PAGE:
Facebook is not so subtly reminding me that I haven’t posted for a week. (People who are on Facebook are cordially invited to “like” the Top of JC’s Mind page here.)

I had made the mistake of making a plan for the last week. After getting daughter T on the plane to Hawai’i to visit daughter E, I was going to spend a lot of time writing, both here at Top of JC’s Mind and in continuing work on my poetry collection, in anticipation of needing to take a writing break beginning on the 17th when Nana was scheduled to have a diagnostic heart catheterization, part of the continuing saga of the fainting episode in April.

As often happens, life laughs at my plans…

The day after T left, Nana developed shortness of breath and wound up in the hospital with a diagnosis of congestive heart failure. Fortunately, treatment improved her symptoms a lot and she was able to head home within 24 hours. Unfortunately, the episode precipitated  a further delay in the heart catheterization, now pushed back to August 31st.

Not much writing got done in the last week, but I am tempting fate and re-organizing.

I’m pleased to report that I wrote a new poem this morning to fill a hole in the first section of my collection. The poem is about Nana and her father, so it was nice to be able to talk to her this morning and gather some more information that I needed.  I have sent her a copy to review and will plan to workshop it with my poetry group when next we meet.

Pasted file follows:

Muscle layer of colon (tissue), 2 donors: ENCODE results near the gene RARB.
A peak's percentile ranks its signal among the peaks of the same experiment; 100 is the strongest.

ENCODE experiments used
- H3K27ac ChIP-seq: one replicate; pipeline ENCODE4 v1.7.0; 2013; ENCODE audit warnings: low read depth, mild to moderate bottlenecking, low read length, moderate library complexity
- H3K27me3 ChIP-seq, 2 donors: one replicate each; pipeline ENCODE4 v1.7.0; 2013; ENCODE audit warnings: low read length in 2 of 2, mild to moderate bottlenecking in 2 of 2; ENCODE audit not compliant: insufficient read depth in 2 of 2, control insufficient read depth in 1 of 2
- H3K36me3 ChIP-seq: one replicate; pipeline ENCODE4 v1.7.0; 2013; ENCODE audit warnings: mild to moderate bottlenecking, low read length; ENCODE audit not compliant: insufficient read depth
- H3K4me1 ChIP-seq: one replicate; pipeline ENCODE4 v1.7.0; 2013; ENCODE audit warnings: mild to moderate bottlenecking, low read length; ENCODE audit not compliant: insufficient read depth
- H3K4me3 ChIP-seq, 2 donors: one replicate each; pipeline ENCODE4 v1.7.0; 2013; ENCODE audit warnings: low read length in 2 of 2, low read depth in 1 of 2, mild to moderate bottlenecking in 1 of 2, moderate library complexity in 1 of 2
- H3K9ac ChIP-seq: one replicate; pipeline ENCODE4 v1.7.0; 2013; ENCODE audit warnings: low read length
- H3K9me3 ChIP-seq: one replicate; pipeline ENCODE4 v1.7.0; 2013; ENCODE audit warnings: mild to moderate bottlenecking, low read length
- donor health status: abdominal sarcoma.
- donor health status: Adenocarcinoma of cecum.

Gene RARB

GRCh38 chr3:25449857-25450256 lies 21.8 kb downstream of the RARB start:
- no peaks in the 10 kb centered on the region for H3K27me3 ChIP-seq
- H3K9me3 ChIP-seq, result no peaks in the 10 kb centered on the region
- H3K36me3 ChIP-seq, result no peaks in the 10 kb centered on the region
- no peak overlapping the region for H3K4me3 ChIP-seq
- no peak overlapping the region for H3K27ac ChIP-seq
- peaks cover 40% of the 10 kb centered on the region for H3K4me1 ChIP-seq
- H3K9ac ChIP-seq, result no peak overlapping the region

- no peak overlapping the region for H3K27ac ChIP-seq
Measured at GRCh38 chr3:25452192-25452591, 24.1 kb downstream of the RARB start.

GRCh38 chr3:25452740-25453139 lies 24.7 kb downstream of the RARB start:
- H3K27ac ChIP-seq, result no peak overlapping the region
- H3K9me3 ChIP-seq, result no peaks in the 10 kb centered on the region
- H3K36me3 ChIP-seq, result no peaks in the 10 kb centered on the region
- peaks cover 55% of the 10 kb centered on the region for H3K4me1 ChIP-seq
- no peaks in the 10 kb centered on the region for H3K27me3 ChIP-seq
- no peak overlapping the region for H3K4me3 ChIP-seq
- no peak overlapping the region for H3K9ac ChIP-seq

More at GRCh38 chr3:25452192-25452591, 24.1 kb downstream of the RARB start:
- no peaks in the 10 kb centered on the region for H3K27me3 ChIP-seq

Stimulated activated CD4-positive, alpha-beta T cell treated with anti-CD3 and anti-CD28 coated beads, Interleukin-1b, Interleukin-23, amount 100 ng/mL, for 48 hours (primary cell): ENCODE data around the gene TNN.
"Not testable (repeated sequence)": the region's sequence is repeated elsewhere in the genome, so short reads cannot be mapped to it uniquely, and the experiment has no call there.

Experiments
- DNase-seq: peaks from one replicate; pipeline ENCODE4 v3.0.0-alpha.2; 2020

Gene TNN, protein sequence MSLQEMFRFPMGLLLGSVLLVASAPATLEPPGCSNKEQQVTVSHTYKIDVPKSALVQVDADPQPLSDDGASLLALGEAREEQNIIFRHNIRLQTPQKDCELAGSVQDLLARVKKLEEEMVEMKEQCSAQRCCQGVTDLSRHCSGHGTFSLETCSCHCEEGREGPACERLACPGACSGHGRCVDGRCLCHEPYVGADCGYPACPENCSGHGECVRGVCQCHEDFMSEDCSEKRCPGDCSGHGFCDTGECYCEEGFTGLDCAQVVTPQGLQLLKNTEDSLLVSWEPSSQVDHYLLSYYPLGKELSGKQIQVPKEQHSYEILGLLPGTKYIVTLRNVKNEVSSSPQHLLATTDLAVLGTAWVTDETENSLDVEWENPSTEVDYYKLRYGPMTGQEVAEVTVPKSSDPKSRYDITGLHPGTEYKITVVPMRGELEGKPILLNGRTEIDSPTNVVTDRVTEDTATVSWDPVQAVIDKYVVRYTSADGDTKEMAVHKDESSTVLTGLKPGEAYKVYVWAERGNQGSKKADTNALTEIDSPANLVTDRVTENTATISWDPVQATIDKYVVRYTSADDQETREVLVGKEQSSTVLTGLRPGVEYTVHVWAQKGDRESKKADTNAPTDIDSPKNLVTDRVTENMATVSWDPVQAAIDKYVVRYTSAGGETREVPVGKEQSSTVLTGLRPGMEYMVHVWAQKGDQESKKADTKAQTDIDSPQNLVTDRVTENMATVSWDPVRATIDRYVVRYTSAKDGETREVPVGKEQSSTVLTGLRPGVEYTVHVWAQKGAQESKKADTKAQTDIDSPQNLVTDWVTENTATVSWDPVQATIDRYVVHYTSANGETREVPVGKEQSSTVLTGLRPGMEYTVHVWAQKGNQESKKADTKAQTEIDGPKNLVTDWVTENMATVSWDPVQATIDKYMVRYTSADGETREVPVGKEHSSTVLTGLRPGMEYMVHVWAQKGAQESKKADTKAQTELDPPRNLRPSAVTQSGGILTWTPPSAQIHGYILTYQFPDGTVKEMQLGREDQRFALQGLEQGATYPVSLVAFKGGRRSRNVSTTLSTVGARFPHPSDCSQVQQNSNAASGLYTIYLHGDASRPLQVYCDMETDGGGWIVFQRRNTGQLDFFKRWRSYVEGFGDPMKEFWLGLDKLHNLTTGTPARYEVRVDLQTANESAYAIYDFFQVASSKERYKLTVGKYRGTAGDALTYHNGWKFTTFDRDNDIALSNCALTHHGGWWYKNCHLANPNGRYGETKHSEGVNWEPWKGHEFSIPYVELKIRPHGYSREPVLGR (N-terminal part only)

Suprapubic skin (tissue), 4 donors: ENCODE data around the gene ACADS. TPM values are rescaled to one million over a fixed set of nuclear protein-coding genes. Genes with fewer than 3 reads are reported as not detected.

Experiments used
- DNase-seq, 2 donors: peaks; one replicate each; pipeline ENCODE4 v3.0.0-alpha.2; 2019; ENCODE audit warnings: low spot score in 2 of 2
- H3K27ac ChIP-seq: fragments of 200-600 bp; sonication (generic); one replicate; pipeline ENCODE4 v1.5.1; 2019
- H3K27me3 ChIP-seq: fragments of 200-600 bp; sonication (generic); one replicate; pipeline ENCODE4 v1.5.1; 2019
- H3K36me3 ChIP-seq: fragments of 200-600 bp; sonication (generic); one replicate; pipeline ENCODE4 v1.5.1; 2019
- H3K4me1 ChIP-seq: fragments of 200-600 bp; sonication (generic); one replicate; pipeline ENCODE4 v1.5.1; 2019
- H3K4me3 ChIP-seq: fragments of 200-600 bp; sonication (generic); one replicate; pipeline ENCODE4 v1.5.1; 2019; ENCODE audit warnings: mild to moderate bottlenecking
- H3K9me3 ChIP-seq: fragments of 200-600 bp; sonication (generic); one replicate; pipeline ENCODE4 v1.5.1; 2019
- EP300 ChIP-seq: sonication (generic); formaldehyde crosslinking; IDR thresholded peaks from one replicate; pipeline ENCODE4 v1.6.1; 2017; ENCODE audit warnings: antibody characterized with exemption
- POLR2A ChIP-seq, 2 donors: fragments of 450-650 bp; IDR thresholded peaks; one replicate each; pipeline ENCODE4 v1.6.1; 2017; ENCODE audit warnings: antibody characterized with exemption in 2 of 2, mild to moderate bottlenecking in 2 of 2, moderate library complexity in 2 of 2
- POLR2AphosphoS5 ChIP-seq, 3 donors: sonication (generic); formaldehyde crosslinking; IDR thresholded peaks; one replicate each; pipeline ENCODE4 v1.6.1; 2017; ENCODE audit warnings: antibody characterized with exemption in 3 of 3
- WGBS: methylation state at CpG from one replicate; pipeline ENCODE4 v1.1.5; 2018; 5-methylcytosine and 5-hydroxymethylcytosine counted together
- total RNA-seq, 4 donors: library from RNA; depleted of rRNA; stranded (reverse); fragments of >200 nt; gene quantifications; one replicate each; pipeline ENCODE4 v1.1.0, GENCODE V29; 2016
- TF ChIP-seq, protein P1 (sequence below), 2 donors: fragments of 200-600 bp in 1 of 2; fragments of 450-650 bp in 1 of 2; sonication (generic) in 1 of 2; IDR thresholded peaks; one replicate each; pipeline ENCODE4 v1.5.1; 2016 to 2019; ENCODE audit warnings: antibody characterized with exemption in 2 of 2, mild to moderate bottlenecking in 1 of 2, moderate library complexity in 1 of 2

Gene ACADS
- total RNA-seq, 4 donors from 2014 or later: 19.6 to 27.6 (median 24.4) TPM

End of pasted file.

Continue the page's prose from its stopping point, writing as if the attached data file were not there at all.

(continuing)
Yay! I managed to accomplish something in my plan!

And I am writing this post!

Two things!

Crossing my fingers that things will stay calm in the coming days  so I can get some more creative time in before my planned break beginning August 31st.

Or, if something does come up, I’ll just re-jigger again.

I’m really getting quite good at it…

 

 

Revenge of the Fitbit – part two

Recently, I wrote about having to stop wearing my Fitbit because I broke out in a rash from the band.

I have been wearing my new (hot pink) stretchy wristband for a few days now and just discovered that I can still feel the Fitbit vibrate when I meet my step goal.

…which also means that this is the first time I have met my step goal this week.

So, yay, me! Making progress!

My arm is still healing from the rash. I am such a delicate flower!

One-Liner Wednesday: Gloria Steinem quote

“Imagine we are linked, not ranked.”
~~ Gloria Steinem

Join us for Linda’s One-Liner Wednesday! Find out how here:  http://lindaghill.com/2016/03/23/one-liner-wednesday-its-als-fault/  Enjoy our badge by nearlywes.com.

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One-Liner Wednesday: environmental education

“Whereas in the beginning it [environmental education] was mainly centered on scientific information, consciousness-raising and the prevention of environmental risks, it tends now to include a critique of the ‘myths’ of a modernity grounded in a utilitarian mindset (individualism, unlimited progress, competition, consumerism, the unregulated market).”
— Pope Francis, Laudato Si’ paragraph 210
(In preparation for the upcoming Paris climate talks, I am sharing some quotes from the papal encyclical.)

Join us for Linda’s One-Liner Wednesdays!  Find out how here:  http://lindaghill.com/2015/11/11/one-liner-wednesday-a-cup-of-cheer/

One-Liner Wednesday – Progress

“I don’t understand why when we destroy something created by man we call it vandalism, but when we destroy something created by nature we call it progress.”
– Ed Begley, Jr.

Join us for Linda’s One-Liner Wednesdays:  http://lindaghill.com/2015/01/21/one-liner-wednesday-laugh-a-little/

One-Liner Wednesday – Shaw quote

“Progress is impossible without change, and those who cannot change their minds cannot change anything.”
– George Bernard Shaw

This post is part of Linda’s One Liner Wednesday:  http://lindaghill.wordpress.com/2014/09/10/one-liner-wednesday-insignificant/. Please, join us!